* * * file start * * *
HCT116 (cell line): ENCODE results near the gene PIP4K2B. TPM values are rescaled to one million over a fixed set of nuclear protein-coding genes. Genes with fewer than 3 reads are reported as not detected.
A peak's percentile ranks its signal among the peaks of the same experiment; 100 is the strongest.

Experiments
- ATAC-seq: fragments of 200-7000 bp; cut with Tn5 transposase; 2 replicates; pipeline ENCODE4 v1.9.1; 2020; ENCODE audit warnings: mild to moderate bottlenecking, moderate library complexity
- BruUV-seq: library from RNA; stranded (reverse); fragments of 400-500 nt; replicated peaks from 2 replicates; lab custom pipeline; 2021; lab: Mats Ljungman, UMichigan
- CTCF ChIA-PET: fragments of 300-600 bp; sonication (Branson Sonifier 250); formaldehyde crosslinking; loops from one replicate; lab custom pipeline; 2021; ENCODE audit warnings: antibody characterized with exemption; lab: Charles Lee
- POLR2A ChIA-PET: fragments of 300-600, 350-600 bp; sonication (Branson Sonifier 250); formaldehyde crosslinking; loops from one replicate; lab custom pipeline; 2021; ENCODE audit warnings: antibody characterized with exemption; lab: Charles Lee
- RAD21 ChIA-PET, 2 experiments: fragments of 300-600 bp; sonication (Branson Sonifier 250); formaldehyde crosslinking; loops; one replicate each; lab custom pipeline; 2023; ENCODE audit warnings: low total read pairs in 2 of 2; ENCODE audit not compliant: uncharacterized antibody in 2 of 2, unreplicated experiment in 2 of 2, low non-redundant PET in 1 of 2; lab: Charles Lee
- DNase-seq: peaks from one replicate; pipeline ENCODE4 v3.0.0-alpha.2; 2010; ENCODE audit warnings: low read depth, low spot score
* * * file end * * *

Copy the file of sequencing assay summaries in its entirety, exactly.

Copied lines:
HCT116 (cell line): ENCODE results near the gene PIP4K2B. TPM values are rescaled to one million over a fixed set of nuclear protein-coding genes. Genes with fewer than 3 reads are reported as not detected.
A peak's percentile ranks its signal among the peaks of the same experiment; 100 is the strongest.

Experiments
- ATAC-seq: fragments of 200-7000 bp; cut with Tn5 transposase; 2 replicates; pipeline ENCODE4 v1.9.1; 2020; ENCODE audit warnings: mild to moderate bottlenecking, moderate library complexity
- BruUV-seq: library from RNA; stranded (reverse); fragments of 400-500 nt; replicated peaks from 2 replicates; lab custom pipeline; 2021; lab: Mats Ljungman, UMichigan
- CTCF ChIA-PET: fragments of 300-600 bp; sonication (Branson Sonifier 250); formaldehyde crosslinking; loops from one replicate; lab custom pipeline; 2021; ENCODE audit warnings: antibody characterized with exemption; lab: Charles Lee
- POLR2A ChIA-PET: fragments of 300-600, 350-600 bp; sonication (Branson Sonifier 250); formaldehyde crosslinking; loops from one replicate; lab custom pipeline; 2021; ENCODE audit warnings: antibody characterized with exemption; lab: Charles Lee
- RAD21 ChIA-PET, 2 experiments: fragments of 300-600 bp; sonication (Branson Sonifier 250); formaldehyde crosslinking; loops; one replicate each; lab custom pipeline; 2023; ENCODE audit warnings: low total read pairs in 2 of 2; ENCODE audit not compliant: uncharacterized antibody in 2 of 2, unreplicated experiment in 2 of 2, low non-redundant PET in 1 of 2; lab: Charles Lee
- DNase-seq: peaks from one replicate; pipeline ENCODE4 v3.0.0-alpha.2; 2010; ENCODE audit warnings: low read depth, low spot score